SINGAPORE • United States President Barack Obama has called China's approach to handling its territorial spats in the South China Sea "the old style of might makes right".
He said Chinese President Xi Jinping had told him it was not China's intention to militarise some areas of dispute and that the US would test Beijing's sincerity on this.
Noting the White House's "constructive relationship" with Beijing in an interview televised last night, he dismissed the notion of going to war with China, although the US has challenged China's territorial claims in the contested sea in recent months with air and sea patrols close to islands China claims.
"We believe very much in a peaceful, rising China," Mr Obama told Channel NewsAsia in the interview that took place last Tuesday on the sidelines of the US-Asean summit in Sunnylands, California.
"But there are areas of genuine tension. South China Sea is an example of where we think China is resorting to the old style of might makes right, as opposed to working through international law and international norms to establish claims, and to resolve disputes," he added.
China has been building artificial islands on disputed reefs and setting up airstrips and other infrastructure on them. It recently deployed surface-to-air missiles on Woody Island in the disputed Paracel chain, according to reports last week.
China lays claim to most of the South China Sea, also claimed in parts by the Philippines, Vietnam, Malaysia, Brunei and Taiwan.
"President Xi, when he was in the Rose Garden after meeting with me, affirmed that China did not want to militarise some of these areas of dispute," said Mr Obama, referring to their meeting at the White House last September.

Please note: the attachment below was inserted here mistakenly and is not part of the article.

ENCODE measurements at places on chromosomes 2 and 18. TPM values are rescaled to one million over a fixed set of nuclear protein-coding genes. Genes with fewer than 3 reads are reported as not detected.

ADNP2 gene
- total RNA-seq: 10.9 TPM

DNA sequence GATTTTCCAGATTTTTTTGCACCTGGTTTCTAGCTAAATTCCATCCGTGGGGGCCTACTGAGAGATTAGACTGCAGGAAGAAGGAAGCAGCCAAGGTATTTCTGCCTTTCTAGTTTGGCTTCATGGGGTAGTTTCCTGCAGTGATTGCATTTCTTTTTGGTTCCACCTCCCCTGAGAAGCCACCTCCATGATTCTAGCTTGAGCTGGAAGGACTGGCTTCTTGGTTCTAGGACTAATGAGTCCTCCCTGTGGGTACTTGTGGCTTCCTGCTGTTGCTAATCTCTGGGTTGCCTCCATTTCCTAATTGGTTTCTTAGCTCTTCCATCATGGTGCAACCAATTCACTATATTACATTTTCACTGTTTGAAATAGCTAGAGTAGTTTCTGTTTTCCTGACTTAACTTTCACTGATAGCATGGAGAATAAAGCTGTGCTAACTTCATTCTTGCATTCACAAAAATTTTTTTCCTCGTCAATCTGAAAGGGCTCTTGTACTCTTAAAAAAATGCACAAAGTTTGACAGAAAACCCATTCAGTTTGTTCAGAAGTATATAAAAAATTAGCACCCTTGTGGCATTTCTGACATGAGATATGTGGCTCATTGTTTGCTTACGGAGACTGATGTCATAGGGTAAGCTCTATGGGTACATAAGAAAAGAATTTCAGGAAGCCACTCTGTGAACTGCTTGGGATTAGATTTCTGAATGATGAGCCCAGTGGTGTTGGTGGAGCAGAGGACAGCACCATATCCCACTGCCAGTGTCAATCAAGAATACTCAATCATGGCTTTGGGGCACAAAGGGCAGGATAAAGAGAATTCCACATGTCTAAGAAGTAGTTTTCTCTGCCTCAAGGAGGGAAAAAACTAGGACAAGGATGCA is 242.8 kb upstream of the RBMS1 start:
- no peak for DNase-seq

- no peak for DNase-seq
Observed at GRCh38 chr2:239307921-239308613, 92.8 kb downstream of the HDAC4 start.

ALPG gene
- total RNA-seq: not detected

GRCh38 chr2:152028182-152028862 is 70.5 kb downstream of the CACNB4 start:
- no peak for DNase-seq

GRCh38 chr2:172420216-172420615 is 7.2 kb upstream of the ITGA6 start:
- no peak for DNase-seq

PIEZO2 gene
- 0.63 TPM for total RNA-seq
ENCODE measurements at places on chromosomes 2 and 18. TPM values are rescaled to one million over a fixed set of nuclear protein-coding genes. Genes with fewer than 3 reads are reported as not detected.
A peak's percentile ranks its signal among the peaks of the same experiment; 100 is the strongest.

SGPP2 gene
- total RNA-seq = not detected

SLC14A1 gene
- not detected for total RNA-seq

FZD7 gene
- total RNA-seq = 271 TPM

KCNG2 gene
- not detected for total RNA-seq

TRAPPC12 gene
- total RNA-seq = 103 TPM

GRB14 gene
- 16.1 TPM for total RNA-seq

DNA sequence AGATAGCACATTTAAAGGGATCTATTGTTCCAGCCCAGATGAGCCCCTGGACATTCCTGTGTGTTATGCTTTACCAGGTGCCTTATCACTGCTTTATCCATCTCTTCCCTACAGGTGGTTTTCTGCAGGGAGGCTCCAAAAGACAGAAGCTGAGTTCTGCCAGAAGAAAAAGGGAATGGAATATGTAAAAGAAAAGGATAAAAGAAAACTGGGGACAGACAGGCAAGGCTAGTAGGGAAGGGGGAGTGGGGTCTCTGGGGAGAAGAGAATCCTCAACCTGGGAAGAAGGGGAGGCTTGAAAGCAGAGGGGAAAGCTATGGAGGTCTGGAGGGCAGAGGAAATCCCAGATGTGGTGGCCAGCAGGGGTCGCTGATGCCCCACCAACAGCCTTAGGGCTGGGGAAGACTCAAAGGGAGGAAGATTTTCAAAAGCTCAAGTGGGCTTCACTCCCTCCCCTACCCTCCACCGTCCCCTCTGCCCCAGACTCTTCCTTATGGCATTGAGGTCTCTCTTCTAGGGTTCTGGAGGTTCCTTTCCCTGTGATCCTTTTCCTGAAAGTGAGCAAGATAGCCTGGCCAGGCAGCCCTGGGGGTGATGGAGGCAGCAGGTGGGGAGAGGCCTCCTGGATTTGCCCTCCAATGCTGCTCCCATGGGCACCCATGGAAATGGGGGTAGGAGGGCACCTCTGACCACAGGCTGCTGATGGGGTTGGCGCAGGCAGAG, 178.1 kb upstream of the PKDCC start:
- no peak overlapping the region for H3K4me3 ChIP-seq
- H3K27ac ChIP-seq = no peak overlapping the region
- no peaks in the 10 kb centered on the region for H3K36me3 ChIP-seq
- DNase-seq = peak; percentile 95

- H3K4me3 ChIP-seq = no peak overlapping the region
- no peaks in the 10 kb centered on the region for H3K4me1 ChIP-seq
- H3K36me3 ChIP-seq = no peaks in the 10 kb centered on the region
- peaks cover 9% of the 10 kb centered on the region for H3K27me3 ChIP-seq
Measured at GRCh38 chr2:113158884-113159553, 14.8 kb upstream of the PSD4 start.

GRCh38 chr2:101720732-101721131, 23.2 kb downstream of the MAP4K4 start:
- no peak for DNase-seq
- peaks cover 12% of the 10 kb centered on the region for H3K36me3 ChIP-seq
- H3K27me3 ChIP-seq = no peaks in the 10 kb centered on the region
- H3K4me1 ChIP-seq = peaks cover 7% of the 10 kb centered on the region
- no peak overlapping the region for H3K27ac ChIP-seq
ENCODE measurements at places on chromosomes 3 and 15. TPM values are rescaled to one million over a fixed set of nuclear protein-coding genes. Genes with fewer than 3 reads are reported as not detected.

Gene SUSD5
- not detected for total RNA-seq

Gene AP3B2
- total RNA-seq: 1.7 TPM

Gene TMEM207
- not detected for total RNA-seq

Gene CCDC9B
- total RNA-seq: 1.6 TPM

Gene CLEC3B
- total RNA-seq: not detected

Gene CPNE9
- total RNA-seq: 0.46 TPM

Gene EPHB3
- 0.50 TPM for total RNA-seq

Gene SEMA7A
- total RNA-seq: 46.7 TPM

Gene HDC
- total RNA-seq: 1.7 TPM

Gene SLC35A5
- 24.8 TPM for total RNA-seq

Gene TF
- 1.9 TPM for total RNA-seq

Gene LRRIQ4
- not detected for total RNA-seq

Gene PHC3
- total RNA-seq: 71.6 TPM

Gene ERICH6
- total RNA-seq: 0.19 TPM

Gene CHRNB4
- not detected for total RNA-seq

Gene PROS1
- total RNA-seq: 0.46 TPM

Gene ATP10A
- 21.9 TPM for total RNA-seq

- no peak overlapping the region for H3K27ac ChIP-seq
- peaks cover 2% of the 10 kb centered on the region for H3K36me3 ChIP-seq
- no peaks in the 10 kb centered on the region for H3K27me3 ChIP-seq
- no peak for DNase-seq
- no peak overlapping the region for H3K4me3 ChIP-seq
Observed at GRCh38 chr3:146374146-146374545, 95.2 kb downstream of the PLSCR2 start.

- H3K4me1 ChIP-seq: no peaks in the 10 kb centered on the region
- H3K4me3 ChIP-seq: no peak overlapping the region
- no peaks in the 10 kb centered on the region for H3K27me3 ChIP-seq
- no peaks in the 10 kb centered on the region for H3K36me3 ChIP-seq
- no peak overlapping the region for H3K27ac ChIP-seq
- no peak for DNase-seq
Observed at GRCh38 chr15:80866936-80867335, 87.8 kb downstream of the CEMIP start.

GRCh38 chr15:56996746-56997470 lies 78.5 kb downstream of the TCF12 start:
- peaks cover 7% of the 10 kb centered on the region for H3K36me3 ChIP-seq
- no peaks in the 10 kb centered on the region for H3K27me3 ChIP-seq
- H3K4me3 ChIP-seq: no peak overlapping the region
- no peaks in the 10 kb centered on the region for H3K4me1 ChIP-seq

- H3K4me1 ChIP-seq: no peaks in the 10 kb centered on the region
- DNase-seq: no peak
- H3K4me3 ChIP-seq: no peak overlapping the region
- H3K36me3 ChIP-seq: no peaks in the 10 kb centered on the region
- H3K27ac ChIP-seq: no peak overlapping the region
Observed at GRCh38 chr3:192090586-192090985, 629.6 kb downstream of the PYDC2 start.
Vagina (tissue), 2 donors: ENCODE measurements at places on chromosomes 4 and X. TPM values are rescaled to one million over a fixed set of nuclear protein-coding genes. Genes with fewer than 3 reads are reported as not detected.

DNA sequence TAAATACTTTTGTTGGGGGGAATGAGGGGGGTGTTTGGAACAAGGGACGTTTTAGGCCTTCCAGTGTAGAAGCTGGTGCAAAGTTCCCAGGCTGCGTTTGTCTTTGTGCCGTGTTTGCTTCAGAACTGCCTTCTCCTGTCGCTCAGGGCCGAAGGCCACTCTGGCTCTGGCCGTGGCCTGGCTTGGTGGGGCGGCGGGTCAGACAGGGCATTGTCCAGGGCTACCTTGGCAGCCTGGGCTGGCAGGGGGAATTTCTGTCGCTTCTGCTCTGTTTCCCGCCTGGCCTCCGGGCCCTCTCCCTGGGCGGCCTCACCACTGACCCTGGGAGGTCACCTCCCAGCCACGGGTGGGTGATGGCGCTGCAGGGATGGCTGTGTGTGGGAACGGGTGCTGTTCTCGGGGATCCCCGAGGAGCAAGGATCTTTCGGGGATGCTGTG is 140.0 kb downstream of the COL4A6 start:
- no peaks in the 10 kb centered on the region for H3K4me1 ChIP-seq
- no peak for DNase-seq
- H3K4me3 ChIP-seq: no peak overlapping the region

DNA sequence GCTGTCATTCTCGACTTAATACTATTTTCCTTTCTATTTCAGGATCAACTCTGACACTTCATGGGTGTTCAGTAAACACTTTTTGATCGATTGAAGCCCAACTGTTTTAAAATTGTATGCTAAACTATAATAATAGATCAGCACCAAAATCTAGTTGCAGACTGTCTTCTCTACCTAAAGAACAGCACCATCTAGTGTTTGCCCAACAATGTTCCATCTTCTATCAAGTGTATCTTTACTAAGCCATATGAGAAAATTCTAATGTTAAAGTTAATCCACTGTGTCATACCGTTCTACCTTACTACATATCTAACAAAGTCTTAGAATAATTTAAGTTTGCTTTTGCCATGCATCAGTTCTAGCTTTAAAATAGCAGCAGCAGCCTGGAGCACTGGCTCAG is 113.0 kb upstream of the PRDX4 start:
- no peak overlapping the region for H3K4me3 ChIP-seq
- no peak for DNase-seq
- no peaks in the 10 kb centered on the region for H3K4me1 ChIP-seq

"And so we will continue to test whether China is sincere with respect to these efforts."
The Sunnylands summit is seen as a US attempt to deepen ties with Asean. During the interview, Mr Obama denied that he is using Asean as a counterweight to China. Instead, he said, the US sees the region as dynamic and growing, and part of a wider Asia-Pacific region where more and more economic activity will be centred.
"And we want to make sure that the United States, as an Asian-Pacific power, has partners who are interested like we are in promoting the kind of rule-based order that has promoted prosperity and security for decades now," he said.
"And if you look at Singapore, it's just one small example, a small island nation with no natural resources," he added. "But because it has been able to work within this rule-based system, because it has invested in its people, because of sound management and governance, it has emerged as one of the wealthiest per capita nations not just in the region but in the world. And we are seeing that kind of development in all the Asean countries."